Gene MacLellan seems to be in regular rotation on the new CBC music site. Turn on the Singer/Sonwriter genre stream at music.cbc.ca and give a listen. While you’re waiting, you’ll get some Neil Young, Pete Seeger, Tom Russell and Van Morrison. Fair deal.
Monthly Archives: March 2012
A Train Goin’ Somewhere
“Johnny Cash helped me get out of prison” – So sang David Allan Coe in his song Long Haired Redneck. Not familiar with Coe? Good. DO NOT You Tube him! You WILL be grossly offended. (He’ll make Grapes look like Pope Benedict!) He sure wrote some beauties though. If you subscribe to the belief that Satchmo, Lennon and Karen Carpenter are now performing the Sunday Sessions for the Almighty then you’d have to assume that Coe and Paycheck are likely serenading old Beelzebub around a campfire somewhere. (Likely awaiting the piano accompaniment Jimmy Swaggart.) All of this to say that although Johnny Cash did not get me out of prison, he did get me in front of Saint Mary for few minutes. Oh wait a minute… I’ll start from the beginning.
I’d memorized five records by the time I was ten years old. The original Woodstock, (Cheech and Chong – Los Cochinos), K-Tel’s 20 Explosive Hits (FT: The Cover of the Rolling Stone), Johnny Cash (20 Original Hits) and Stompin’ Tom (Live at The Horseshoe.) This should tell you everything you need to know. Essentially, I was the only kid in grade five screaming, “Don’t touch the brown acid” in the voice of Sgt. Stadanko. Likely the only relatable piece of fiction for my peers was the recitation of Silverstein’s ‘Giving Tree’, which I fraudulently marketed as my own creation. All of this to say, that when I finally grew up and learned how to perform the Cash classic ‘A Boy Named Sue’, it always made me feel great. To this day if I perform this song it still transports me into a happy world – not ‘Gatlinburg in mid-July’ per se but usually somewhere on a baseball diamond with my buddies in 1978.
About four months ago, I was invited by The Green Wood Coalition, (a non-profit organization with the simple mandate of providing food and shelter for those in need) to participate in a Johnny Cash Tribute fundraiser at The Capital Theatre in Port Hope, Ontario. Entitled “Till Things are Brighter – The Songs of Johnny Cash”, a crew of great Canadian roots songwriters and musicians assembled to contribute their talents to this worthy cause. We performed our songs to a theatre of regional Cash fans, local volunteers and some of the folks in need of the Coalitions helping hand. (Many of these folks in need lined the first few rows of the theatre and the energy they added to the event was palpable.) A few hours later the curtain fell and we all went our separate ways, but not without feeling a sense of fulfillment. Something I hadn’t felt in quite some time.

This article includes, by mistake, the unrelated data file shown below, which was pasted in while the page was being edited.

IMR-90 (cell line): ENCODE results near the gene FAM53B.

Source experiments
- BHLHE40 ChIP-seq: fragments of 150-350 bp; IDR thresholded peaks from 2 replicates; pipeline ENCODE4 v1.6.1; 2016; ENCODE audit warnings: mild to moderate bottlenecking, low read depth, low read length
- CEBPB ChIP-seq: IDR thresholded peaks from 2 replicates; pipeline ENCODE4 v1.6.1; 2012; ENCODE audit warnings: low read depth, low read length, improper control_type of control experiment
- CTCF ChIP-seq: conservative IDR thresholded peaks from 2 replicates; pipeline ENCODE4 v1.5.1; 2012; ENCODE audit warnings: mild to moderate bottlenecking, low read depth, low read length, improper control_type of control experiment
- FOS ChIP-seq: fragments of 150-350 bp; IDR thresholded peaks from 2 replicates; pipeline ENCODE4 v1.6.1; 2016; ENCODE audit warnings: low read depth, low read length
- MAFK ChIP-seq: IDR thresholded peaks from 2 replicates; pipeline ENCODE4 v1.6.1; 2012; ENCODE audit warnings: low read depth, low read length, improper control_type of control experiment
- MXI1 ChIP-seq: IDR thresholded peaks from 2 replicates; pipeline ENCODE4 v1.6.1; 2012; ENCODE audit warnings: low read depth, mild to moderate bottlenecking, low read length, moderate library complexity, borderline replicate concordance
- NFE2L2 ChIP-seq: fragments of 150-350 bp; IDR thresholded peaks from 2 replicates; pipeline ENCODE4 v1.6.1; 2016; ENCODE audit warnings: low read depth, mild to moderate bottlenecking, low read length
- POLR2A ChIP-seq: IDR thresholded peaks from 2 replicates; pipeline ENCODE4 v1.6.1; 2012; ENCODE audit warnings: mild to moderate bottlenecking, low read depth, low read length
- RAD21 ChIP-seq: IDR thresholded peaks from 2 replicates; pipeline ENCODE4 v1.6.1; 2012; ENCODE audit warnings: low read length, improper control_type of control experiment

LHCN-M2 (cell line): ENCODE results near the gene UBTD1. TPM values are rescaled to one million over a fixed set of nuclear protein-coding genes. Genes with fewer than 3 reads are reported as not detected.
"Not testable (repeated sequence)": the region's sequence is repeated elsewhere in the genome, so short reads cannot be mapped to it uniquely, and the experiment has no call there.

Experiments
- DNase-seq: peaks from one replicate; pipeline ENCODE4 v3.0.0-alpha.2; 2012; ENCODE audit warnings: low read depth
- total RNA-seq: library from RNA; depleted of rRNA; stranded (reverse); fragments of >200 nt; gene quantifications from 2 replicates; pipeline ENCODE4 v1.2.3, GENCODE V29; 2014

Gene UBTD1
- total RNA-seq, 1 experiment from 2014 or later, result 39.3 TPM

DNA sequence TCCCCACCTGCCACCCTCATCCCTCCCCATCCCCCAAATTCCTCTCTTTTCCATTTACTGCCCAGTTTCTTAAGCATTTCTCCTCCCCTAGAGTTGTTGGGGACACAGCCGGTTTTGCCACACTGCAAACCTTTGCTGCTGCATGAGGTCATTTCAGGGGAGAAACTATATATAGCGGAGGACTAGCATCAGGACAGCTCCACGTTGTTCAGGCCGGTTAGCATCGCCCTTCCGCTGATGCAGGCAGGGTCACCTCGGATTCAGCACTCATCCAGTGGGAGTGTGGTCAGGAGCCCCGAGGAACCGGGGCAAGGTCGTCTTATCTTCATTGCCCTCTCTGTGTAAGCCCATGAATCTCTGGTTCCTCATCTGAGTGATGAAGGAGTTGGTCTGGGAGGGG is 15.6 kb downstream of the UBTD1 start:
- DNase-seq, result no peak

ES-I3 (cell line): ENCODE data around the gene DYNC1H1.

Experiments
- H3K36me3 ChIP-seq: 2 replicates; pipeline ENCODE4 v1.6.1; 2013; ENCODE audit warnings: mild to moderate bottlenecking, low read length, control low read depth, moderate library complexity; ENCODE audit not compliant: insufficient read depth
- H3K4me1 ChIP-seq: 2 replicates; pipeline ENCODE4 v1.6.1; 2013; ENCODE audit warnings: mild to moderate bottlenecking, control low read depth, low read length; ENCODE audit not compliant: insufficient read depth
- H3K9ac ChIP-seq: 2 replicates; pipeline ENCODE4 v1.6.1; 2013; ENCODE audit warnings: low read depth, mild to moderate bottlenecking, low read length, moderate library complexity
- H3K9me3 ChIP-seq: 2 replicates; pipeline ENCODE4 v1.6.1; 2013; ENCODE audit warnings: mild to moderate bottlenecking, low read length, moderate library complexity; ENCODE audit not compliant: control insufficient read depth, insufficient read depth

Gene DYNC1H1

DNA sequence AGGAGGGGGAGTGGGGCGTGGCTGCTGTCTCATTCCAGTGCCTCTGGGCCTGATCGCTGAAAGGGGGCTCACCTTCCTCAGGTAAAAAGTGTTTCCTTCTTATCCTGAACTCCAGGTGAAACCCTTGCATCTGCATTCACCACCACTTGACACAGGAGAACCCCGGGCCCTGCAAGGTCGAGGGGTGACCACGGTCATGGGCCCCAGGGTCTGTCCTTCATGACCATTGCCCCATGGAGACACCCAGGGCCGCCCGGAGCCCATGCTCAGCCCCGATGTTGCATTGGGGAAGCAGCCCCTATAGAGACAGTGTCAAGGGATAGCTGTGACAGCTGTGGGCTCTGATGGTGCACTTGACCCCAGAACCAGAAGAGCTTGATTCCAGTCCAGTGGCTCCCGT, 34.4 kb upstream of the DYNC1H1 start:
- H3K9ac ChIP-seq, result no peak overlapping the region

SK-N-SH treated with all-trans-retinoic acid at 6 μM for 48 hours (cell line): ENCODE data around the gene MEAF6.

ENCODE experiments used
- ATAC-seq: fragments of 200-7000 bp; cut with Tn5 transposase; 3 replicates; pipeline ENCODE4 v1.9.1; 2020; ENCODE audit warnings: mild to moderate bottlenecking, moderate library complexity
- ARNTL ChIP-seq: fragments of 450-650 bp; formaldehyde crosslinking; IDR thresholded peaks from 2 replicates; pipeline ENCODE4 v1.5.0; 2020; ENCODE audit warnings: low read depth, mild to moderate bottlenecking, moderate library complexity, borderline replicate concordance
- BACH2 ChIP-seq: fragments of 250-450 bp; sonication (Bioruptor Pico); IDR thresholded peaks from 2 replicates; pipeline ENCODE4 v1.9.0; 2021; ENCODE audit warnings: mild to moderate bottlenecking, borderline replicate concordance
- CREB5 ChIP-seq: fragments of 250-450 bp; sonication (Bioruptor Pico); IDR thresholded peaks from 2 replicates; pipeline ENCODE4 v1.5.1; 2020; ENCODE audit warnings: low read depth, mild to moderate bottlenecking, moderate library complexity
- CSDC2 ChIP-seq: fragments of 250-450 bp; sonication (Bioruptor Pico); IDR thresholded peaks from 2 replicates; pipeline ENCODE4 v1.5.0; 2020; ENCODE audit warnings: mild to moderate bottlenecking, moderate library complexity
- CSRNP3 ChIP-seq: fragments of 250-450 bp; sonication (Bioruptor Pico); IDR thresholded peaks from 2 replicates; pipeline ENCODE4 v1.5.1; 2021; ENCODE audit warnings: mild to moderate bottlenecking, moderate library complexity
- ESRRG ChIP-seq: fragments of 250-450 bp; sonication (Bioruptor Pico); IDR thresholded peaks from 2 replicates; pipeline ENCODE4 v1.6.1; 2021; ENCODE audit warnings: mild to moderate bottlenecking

A few days later I was reflecting on this feeling. What was it? It reminded me of an innocent – pure sensation I once felt as a young child. I have a few friends who are very actively involved in charitable causes in their communities and they’ve often suggested it to be such a rewarding experience – a mutually beneficial concept. Now… I’m not saying I’ve never pitched in here or there or done a few kind deeds over the years, but my contribution to society through volunteering is very much in the minus category. I’m probably just caught up in some narcissistic mentality carried over from the ME generation passed on to them from The Greatest Generation. (Whew…blame it on someone else!) That said, having lived as a true artist for a while now, I’ve come to empathize with those who struggle for some of life’s basic necessities: shelter – food – clothing. Many dealing with an array of addictions and illnesses. This realization has been profound. Likely one of the best things that will ever happen to me. (Perhaps outside of marrying a circa 1969 Jeannie C. Riley.) So without worrying about it too much, I contacted the coordinator of the Green Wood Coalition and he invited me to come in and perform a few songs during their Wednesday night pot-luck dinner at St. Mary’s Secondary School in Port Hope. He had recently been following my blog and thought it may be a great idea to arrive in the afternoon to conduct a writing workshop. So, before you know it, I was on the road to St. Mary’s to talk, listen, sing, eat, pray, love…you get the picture.